My dad keeps photos of my brother and I in his helmet as a reminder that he needs to make it home after each call. He told me he never imagined that cancer would be the reason he wouldn’t come home. If he knew that, he would have done everything in his power to stop it.
Can you tell us about the lecture?
The lecture includes information on what the increased risk of cancer is, why firefighters are at an increased risk, how you can lower your risk through lifestyle changes, and how you can try to mitigate your increased risk. I go over the presumptive legislature laws, early detection methods, and how fire halls can be safely designed. I give them all the information they need to go on and make choices to lower their cancer risk and get screened.
So I’ve been making these lectures and presenting at fire halls, and just urging the firefighters to hear what I have to say. My next two appointments are at fire halls in Welland and Niagara Falls.
I want to contribute to raising awareness and be part of that larger movement.
What steps can be taken to help to inform firefighters?
In order to better study the types of cancers that firefighters can get, there needs to be a national registry of firefighters with cancer. This would include how old they were when they got it, when they were diagnosed and what stage they were, and how long they’d been in the fire service when they were diagnosed.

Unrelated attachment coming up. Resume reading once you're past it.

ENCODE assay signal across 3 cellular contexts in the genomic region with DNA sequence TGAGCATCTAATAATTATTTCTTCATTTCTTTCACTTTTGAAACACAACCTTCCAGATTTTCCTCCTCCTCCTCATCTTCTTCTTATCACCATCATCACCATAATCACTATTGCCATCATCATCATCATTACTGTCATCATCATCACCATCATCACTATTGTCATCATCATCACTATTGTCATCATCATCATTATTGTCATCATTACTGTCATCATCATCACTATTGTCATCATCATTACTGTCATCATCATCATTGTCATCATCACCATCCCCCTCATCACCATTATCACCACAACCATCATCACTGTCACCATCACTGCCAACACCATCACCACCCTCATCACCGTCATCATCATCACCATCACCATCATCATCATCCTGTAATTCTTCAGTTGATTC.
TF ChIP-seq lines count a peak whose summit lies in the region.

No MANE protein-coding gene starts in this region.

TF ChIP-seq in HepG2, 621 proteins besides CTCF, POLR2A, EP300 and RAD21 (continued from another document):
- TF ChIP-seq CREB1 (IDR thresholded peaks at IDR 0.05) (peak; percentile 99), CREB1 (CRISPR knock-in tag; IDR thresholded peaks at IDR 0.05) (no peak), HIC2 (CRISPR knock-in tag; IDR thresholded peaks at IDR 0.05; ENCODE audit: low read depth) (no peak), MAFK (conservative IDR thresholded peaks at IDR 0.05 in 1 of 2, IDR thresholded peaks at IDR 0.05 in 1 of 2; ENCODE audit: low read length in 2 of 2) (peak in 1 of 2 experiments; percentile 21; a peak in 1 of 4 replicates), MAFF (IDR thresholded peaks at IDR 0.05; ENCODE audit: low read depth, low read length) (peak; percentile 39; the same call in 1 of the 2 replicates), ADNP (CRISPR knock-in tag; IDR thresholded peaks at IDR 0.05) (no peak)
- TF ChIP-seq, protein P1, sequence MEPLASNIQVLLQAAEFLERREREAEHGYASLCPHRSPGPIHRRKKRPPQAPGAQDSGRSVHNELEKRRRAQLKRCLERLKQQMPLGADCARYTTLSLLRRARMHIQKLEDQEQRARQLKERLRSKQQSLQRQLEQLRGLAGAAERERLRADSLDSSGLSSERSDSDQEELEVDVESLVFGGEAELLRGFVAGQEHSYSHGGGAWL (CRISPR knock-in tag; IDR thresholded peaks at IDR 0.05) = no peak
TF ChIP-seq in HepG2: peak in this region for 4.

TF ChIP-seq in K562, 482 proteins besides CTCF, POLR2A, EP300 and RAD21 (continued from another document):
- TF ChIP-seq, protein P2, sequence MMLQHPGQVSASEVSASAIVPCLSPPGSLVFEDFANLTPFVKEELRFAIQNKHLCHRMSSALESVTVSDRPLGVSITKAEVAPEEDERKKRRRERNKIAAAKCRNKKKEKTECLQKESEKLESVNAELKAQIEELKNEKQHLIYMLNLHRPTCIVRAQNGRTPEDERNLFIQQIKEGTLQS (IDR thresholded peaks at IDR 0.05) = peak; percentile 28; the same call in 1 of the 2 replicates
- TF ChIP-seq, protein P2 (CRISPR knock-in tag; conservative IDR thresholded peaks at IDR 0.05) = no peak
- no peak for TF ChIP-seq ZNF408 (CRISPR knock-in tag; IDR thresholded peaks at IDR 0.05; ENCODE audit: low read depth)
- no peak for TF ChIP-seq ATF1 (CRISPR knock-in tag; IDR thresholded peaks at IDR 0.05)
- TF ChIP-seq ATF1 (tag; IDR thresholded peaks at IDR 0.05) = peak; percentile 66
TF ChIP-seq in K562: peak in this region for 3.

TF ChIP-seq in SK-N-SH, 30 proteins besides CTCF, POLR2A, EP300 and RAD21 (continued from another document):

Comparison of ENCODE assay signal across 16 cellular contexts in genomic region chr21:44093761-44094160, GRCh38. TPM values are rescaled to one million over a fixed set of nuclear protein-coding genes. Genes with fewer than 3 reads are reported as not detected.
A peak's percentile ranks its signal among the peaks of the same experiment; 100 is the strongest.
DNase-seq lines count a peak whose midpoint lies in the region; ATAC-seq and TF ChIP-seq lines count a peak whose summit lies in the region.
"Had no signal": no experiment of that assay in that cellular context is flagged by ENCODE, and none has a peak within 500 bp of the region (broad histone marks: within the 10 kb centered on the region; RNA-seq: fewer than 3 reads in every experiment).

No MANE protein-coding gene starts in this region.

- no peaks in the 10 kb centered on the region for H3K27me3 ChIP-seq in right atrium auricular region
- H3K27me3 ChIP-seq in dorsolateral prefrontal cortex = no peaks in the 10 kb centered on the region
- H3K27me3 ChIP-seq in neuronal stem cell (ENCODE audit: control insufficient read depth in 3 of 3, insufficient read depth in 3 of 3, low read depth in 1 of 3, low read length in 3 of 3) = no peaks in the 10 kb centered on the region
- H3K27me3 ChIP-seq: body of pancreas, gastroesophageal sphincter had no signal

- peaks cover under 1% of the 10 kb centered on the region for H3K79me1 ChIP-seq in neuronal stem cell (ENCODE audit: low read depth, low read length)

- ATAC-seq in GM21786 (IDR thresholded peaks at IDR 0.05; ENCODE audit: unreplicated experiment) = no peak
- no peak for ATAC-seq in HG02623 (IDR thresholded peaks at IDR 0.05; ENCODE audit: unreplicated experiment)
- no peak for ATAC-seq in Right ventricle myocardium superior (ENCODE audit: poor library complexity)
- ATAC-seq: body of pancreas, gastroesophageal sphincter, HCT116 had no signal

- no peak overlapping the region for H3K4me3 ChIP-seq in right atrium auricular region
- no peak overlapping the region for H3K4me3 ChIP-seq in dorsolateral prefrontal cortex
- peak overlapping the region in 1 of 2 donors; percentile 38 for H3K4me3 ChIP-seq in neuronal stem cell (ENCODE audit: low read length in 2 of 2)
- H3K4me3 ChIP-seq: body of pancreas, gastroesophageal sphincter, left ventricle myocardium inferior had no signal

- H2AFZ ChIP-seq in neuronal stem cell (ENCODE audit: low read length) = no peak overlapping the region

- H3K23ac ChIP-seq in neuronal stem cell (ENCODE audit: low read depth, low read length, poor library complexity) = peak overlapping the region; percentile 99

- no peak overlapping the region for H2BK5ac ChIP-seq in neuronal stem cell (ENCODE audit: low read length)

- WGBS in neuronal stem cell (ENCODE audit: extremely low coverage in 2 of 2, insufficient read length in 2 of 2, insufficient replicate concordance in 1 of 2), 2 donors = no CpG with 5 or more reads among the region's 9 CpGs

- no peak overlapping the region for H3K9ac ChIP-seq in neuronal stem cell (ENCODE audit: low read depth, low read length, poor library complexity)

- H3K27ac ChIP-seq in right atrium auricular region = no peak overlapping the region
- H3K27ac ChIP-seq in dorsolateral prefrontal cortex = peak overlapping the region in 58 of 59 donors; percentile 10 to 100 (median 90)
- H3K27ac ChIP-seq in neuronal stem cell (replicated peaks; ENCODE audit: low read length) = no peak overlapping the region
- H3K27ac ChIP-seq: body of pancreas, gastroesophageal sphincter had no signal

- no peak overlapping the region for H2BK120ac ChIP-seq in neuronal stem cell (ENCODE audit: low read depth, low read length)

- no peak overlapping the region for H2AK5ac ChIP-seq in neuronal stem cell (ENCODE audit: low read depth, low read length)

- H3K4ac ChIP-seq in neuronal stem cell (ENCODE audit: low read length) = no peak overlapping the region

When it comes to presumptive legislature, there are currently 17 cancers listed for the province of Ontario, but these do not include a few cancers that could be caused by fire fighting—for example, laryngeal (throat) cancer is not included. But the main thing to note is that my research and conversations with Dr. Kunz indicate that a firefighter can get any kind of cancer. Carcinogens go anywhere once they are in the bloodstream.
Presumptive laws also dictate how many years of service you need to have under your belt to be considered to have a line of duty illness or death. For example, esophageal cancer requires 25 years of service, which is one of the highest on the list—most are around 10 years. But all of these numbers are arbitrary, because you can get cancer at any time. Unfortunately, this prevents many men and women from receiving the honour that they deserve in their illness or death, as well as their families from being financially stable. My dad is three years short of the 25-year requirement for esophageal cancer, and there’s an appeal process my family must go through because he was denied.
Presumptive laws are also provincial, but a fire in British Columbia is not more carcinogenic than a fire in Ontario, Saskatchewan, or Nova Scotia.
What is the most important piece of information you’d want to share?
Every firefighter thinks it’s not going to be them. My dad is young—he’s the perfect example to show that it can happen to anyone. And for him, he went from feeling fine to a stage four diagnosis in a matter of four to five days.
Special screening may cost you money, but getting regularly tested could save your life.
Editor’s Note: This interview has been condensed and edited for clarity. Thank you to Lexi Bowman, her brother Colin, her mother Alisen and her father Craig for sharing this story to help inform members of the fire service.